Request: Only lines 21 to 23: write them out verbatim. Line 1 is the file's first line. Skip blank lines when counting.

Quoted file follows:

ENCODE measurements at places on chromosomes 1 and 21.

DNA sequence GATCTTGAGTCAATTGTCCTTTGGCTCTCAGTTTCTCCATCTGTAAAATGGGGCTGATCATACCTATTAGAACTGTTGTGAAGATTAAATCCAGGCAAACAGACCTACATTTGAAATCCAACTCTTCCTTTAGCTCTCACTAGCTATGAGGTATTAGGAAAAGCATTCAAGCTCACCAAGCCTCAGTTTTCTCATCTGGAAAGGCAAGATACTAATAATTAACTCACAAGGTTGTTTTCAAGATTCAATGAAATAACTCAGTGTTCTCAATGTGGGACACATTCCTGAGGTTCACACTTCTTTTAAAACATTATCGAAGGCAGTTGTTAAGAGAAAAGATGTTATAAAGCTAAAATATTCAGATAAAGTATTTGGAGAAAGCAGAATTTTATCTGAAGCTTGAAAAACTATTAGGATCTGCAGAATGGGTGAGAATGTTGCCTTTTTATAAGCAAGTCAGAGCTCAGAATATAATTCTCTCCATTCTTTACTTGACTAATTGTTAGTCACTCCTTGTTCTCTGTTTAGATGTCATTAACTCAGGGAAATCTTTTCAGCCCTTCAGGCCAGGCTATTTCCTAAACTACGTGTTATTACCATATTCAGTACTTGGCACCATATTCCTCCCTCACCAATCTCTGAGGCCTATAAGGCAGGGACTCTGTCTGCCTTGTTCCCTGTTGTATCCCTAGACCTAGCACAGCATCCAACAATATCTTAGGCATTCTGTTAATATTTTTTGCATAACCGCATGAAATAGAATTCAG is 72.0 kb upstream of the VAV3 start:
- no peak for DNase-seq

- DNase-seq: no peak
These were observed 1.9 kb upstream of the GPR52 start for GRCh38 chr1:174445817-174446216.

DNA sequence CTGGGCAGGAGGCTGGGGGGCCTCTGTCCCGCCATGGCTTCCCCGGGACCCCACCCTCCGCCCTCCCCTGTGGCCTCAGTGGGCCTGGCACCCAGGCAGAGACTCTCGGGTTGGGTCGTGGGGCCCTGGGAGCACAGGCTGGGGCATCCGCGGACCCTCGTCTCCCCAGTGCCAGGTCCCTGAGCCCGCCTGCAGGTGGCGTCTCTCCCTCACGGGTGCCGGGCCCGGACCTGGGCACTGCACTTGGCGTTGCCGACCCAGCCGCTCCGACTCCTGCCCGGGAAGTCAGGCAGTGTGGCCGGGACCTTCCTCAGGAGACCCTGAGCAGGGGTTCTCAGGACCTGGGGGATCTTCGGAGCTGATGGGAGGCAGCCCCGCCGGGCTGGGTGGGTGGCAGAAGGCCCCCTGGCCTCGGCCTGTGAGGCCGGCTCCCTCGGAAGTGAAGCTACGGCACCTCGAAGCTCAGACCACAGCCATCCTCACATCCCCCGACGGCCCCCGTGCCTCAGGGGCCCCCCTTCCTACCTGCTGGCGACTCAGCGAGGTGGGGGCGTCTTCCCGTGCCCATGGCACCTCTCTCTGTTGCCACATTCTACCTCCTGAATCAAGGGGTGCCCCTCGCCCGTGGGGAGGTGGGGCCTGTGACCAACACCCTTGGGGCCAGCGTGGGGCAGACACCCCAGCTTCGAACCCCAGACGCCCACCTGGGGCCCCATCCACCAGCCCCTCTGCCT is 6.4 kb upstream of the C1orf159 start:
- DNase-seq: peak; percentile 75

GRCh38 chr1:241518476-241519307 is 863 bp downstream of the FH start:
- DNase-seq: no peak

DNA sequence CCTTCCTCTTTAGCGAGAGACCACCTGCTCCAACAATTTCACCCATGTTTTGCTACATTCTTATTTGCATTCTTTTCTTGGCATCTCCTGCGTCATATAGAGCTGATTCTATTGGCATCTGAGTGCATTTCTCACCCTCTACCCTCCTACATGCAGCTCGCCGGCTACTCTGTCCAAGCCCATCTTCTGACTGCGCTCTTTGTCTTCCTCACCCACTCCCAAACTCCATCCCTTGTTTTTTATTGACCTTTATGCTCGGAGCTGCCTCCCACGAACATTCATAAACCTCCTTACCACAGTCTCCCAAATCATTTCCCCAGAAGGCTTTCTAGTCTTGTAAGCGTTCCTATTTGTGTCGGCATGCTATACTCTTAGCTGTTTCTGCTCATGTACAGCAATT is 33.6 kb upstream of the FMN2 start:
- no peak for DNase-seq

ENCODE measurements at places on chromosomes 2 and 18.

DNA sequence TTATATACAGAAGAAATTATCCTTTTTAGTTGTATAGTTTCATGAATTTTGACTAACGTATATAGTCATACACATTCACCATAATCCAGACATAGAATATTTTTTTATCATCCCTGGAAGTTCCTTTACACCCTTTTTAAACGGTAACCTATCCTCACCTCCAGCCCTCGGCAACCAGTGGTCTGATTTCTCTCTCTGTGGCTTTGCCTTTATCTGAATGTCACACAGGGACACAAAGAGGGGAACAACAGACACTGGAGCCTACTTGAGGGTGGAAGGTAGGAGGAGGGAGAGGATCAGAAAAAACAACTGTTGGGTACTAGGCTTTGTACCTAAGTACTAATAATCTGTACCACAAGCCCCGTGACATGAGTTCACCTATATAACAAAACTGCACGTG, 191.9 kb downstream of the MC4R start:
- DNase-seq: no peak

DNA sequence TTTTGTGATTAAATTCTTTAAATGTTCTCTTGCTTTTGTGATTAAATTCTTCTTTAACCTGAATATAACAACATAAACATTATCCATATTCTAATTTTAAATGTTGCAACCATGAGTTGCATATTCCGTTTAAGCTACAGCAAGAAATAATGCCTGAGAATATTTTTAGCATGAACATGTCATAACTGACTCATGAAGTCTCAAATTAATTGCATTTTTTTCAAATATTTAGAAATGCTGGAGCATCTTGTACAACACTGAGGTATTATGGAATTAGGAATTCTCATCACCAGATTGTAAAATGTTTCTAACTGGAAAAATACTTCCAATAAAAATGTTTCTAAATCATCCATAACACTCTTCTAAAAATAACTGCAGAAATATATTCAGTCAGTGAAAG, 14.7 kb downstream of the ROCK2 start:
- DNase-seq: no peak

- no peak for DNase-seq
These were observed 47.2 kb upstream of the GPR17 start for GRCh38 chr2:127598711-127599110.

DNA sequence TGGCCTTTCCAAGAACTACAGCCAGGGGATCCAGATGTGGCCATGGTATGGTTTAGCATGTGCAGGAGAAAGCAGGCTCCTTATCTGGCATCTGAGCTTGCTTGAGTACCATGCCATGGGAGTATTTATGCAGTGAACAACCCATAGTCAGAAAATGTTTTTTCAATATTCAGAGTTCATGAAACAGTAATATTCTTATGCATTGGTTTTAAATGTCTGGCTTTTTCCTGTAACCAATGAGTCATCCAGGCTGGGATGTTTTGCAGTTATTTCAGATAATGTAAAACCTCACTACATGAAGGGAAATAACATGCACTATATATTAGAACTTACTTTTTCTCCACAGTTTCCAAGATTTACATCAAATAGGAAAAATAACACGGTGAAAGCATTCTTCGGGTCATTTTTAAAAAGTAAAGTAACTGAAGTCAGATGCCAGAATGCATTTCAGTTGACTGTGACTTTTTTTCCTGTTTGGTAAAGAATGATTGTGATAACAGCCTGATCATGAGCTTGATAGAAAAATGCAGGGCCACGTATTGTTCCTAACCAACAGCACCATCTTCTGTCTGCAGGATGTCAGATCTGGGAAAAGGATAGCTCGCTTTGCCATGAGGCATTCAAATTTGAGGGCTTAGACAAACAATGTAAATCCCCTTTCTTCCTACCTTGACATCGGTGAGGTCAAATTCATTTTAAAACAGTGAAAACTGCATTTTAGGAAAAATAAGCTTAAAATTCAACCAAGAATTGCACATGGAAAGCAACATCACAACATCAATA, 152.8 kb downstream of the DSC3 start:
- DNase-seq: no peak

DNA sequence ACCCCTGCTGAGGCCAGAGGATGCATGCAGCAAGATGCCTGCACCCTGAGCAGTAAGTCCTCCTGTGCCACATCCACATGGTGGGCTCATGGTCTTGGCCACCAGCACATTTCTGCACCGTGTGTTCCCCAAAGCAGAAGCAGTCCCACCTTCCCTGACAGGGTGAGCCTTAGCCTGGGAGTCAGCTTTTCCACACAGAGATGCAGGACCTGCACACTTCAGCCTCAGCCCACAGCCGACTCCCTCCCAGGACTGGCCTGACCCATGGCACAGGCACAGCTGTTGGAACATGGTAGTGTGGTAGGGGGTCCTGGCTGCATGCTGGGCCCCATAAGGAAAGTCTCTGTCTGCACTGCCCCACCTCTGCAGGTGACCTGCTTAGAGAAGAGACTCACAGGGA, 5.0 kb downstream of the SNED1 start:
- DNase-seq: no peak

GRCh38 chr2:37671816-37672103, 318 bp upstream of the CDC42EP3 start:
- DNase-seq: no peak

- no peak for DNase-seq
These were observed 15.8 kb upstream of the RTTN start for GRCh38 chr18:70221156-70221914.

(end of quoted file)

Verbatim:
DNA sequence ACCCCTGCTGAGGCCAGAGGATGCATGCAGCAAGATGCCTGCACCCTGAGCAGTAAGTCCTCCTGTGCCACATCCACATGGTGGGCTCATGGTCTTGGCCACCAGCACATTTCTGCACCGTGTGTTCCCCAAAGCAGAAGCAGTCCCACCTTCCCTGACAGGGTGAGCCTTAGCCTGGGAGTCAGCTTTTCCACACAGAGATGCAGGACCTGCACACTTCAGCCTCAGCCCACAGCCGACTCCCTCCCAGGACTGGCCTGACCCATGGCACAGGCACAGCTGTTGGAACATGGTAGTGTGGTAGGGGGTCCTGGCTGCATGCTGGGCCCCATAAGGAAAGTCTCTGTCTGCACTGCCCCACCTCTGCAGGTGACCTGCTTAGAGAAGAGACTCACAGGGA, 5.0 kb downstream of the SNED1 start:
- DNase-seq: no peak

GRCh38 chr2:37671816-37672103, 318 bp upstream of the CDC42EP3 start: